Canada has a special relationship with the US. As does the UK, and Israel of course. Nor should we forget our NAFTA partners Mexico. And Saudi Arabia is special for obvious reasons. As are Germany and Japan. And South Korea. Even Russia and China have a special set of understandings with them. Meanwhile Cuba, Iran and North Korea receive special attention.

Come to think of it, a lot of countries have a special relationship with the US.
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I Chandler
Australia might be considered to be an ally of the United States? But being an ally didn't stop the CIA from overthrowing the Australian government. The Australians should have known a coup was coming when Marshall Green named as US Ambassador to Australia - he had a rap sheet: http://en.wikipedia.org/wiki/Marshall_Green

The CIA had infiltrated the Australian Secret Service and other government institutions.
Former CIA officer Marchetti says it best: "in essence this is like the old days in Europe where the nobility of various countries had more in common with each other than they did with their own people. This is true of intelligence services. They tend to have more in common with each other and their establishments which they represent than they do with their own people.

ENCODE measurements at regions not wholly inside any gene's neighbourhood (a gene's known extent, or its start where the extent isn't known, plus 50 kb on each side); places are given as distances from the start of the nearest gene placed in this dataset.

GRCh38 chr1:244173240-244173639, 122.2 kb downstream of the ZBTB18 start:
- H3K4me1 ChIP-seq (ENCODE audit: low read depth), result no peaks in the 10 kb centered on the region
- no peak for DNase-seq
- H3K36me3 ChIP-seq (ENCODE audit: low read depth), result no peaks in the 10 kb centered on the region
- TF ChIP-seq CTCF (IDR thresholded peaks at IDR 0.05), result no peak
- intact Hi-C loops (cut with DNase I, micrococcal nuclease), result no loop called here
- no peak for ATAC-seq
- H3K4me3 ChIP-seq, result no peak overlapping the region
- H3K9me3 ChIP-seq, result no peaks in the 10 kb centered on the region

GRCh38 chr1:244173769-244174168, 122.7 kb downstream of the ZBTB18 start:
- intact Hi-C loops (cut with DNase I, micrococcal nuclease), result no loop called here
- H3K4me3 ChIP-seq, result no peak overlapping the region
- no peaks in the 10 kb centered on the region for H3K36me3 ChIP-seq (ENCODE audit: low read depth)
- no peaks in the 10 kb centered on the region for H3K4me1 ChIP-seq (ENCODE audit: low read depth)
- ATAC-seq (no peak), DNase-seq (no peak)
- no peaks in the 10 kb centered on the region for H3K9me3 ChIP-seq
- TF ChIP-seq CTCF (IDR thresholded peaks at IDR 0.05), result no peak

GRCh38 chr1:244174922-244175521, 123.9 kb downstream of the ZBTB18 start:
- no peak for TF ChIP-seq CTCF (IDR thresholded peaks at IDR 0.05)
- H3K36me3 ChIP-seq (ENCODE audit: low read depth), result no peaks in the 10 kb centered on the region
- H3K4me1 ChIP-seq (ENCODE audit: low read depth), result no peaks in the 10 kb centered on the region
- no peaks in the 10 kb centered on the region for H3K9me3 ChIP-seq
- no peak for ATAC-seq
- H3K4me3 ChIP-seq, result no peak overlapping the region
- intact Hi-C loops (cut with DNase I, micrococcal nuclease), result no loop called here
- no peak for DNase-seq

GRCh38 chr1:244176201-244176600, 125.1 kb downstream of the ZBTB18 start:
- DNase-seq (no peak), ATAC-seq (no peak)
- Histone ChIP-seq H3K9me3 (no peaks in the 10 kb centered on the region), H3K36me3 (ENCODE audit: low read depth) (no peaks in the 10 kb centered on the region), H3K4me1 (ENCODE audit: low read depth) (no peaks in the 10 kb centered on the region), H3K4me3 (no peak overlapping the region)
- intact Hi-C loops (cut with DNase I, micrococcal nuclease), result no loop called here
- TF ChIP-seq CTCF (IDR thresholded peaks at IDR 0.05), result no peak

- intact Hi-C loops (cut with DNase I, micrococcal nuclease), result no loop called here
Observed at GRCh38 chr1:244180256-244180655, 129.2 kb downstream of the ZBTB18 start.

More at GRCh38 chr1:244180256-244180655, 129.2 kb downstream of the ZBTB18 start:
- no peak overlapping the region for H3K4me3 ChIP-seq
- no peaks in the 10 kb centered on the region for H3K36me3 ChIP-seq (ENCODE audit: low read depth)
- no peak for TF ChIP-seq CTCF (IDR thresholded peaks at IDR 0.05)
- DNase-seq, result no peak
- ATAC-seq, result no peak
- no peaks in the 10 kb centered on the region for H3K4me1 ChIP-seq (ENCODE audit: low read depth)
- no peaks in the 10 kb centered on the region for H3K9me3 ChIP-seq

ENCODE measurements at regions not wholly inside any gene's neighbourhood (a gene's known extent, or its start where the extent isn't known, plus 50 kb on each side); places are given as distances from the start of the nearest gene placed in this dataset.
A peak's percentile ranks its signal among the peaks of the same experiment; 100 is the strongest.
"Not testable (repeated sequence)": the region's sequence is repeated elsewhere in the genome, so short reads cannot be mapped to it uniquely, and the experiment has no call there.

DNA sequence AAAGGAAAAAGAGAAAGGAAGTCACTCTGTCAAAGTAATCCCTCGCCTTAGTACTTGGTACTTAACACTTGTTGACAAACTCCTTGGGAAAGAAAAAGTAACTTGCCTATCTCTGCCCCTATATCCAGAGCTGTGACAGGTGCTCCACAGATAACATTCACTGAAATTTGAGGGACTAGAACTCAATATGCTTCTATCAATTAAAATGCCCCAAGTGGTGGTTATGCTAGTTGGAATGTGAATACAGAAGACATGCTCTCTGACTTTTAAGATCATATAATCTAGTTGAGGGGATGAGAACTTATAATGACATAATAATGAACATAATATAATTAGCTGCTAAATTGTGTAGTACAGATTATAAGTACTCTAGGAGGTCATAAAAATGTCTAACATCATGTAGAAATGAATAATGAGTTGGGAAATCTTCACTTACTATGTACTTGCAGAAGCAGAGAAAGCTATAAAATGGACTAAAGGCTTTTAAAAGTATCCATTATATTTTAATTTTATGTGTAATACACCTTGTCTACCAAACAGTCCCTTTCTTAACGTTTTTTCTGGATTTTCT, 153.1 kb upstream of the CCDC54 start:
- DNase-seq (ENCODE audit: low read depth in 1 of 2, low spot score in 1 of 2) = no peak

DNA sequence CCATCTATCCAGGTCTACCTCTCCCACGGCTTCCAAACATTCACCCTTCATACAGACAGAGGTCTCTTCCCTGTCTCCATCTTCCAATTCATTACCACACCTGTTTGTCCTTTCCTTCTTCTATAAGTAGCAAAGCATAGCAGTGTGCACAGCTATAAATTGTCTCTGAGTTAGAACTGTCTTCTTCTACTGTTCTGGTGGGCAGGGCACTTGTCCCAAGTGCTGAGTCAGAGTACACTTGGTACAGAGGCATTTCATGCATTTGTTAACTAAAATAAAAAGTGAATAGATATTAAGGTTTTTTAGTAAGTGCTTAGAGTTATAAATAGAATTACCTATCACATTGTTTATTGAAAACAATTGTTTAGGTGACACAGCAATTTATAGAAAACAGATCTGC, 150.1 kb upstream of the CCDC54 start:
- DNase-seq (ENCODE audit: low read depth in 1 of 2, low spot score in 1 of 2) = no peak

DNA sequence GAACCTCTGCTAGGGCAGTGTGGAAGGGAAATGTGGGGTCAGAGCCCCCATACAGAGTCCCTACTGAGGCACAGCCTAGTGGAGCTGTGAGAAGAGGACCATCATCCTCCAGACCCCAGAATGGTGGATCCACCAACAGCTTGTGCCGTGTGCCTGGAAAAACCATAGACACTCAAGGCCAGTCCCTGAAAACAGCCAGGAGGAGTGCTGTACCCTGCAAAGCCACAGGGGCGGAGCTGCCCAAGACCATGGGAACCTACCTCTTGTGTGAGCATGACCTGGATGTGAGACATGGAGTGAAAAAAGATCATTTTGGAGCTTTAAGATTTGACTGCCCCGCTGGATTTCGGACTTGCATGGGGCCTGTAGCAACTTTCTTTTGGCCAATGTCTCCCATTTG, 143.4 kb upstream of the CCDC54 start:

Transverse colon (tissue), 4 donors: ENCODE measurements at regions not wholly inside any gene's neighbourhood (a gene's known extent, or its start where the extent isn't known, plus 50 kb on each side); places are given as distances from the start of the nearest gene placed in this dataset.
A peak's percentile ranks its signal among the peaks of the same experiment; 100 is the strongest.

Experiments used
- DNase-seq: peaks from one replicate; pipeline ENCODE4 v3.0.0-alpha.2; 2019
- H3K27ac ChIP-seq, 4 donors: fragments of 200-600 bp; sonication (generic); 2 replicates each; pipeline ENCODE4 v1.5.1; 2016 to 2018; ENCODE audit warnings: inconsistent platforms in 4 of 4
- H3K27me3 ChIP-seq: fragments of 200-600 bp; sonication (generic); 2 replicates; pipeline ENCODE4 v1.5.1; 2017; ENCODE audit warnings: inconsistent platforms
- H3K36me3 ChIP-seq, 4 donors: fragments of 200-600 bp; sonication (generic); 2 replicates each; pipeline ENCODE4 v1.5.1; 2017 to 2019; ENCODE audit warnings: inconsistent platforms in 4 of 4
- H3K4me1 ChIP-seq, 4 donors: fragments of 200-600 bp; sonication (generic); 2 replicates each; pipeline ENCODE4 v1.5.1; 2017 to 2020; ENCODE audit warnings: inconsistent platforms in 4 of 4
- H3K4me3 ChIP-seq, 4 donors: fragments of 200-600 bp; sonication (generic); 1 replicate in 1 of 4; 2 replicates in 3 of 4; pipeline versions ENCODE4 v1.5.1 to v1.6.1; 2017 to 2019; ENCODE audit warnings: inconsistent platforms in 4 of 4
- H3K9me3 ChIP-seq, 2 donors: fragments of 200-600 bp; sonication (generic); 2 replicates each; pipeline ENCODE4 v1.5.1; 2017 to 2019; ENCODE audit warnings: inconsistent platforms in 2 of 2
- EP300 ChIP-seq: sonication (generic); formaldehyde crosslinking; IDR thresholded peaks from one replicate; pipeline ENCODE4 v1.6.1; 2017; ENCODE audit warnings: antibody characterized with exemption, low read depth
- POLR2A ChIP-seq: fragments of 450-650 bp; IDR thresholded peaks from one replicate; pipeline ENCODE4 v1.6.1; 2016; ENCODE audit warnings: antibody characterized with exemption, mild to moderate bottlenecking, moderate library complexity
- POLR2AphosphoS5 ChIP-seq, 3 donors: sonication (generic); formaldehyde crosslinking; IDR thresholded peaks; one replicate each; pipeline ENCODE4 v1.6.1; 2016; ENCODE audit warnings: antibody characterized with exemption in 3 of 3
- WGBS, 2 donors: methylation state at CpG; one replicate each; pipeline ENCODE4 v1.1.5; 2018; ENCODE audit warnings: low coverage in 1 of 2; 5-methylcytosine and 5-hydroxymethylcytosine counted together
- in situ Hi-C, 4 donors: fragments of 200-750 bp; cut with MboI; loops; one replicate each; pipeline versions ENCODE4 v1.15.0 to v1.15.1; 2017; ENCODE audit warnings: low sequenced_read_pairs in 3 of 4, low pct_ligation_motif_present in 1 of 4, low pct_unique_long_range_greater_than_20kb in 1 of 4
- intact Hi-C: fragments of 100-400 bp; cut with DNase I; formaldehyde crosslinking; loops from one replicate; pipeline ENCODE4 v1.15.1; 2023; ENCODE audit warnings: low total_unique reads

http://www.counterpunch.org/2007/12/05/us-meddling-in-australian-politics/

"Gwynne Dyer: How do you get to be an ally of the United States?"

A: You get to be an ally of the US by
1) Supporting US foreign policy - wars,coups
2) Hosting US military bases and signing a military base agreement
3) Attracting foreign investment in natural resources
4) Signing trade deals and banking on Wall Street
...
Australia caused the overthrow their government by
-Withdrawing Australian troops from Vietnam and recognizing Vietnam by opening an embassy.
-Not cooperating with the CIA in covert operations in East Timor...
- Financing the construction of a natural gas pipeline by borrowing money from MidEast banks instead of forming a business partnership by attracting foreign investment:
http://en.wikipedia.org/wiki/Loans_Affair

http://robinlea.com/pub/WilliamBlum/killing-hope/chapter-40.html